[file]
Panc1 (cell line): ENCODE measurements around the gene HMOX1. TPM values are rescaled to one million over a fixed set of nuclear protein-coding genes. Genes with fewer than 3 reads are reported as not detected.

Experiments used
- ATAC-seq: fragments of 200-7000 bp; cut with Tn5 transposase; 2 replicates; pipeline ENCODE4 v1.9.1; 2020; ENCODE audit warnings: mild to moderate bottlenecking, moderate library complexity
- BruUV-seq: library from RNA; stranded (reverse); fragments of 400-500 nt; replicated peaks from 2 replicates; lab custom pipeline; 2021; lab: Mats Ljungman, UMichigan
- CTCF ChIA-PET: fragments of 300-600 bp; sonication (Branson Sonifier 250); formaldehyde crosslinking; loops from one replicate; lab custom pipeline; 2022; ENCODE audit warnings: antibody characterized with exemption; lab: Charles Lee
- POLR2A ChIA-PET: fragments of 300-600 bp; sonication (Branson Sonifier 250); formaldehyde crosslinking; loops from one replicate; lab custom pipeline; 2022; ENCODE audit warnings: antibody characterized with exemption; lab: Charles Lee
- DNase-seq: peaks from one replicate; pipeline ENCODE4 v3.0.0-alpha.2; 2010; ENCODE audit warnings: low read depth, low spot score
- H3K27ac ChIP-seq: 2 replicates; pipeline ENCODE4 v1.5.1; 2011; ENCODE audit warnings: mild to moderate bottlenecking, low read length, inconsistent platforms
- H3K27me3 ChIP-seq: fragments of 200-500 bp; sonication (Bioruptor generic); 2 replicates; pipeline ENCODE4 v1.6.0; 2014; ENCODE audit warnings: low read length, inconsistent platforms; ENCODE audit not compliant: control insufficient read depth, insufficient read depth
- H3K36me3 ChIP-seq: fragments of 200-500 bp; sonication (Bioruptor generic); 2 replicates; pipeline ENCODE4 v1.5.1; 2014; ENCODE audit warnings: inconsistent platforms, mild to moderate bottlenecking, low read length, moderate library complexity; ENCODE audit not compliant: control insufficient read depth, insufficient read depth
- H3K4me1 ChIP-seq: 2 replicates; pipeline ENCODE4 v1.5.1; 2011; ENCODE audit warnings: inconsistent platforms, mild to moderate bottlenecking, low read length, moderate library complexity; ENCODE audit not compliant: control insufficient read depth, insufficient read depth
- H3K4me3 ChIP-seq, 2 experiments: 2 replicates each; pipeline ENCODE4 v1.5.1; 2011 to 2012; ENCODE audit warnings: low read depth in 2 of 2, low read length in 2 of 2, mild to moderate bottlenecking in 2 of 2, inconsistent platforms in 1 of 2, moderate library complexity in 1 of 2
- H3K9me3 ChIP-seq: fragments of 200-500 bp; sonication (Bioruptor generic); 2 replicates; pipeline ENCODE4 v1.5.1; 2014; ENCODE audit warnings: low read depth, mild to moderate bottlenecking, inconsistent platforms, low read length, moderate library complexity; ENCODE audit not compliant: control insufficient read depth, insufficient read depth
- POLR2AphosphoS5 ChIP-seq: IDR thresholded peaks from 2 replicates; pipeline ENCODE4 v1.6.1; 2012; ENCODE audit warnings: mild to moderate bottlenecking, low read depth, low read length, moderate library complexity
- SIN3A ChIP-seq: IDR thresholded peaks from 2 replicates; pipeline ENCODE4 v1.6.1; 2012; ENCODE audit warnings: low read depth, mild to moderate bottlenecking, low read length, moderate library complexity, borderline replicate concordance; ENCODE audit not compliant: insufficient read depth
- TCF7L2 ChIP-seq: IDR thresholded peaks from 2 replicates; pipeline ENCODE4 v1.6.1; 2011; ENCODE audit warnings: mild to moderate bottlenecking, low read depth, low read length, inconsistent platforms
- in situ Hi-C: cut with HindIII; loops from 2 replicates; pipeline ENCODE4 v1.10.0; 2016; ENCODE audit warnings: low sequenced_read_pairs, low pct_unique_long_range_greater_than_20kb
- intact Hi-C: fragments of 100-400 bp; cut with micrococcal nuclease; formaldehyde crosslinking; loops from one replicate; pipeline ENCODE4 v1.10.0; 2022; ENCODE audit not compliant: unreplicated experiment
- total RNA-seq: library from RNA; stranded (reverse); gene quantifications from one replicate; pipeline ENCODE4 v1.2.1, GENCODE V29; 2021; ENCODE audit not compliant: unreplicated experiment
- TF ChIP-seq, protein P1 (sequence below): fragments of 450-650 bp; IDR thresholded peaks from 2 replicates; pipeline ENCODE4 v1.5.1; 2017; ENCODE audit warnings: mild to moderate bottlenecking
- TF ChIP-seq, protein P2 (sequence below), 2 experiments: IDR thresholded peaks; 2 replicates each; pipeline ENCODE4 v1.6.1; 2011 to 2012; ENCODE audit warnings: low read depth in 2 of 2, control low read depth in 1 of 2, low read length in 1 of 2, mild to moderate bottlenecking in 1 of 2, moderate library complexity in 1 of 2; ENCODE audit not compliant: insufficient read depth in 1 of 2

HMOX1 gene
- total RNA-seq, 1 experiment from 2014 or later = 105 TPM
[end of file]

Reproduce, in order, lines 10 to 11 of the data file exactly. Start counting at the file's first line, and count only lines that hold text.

- H3K36me3 ChIP-seq: fragments of 200-500 bp; sonication (Bioruptor generic); 2 replicates; pipeline ENCODE4 v1.5.1; 2014; ENCODE audit warnings: inconsistent platforms, mild to moderate bottlenecking, low read length, moderate library complexity; ENCODE audit not compliant: control insufficient read depth, insufficient read depth
- H3K4me1 ChIP-seq: 2 replicates; pipeline ENCODE4 v1.5.1; 2011; ENCODE audit warnings: inconsistent platforms, mild to moderate bottlenecking, low read length, moderate library complexity; ENCODE audit not compliant: control insufficient read depth, insufficient read depth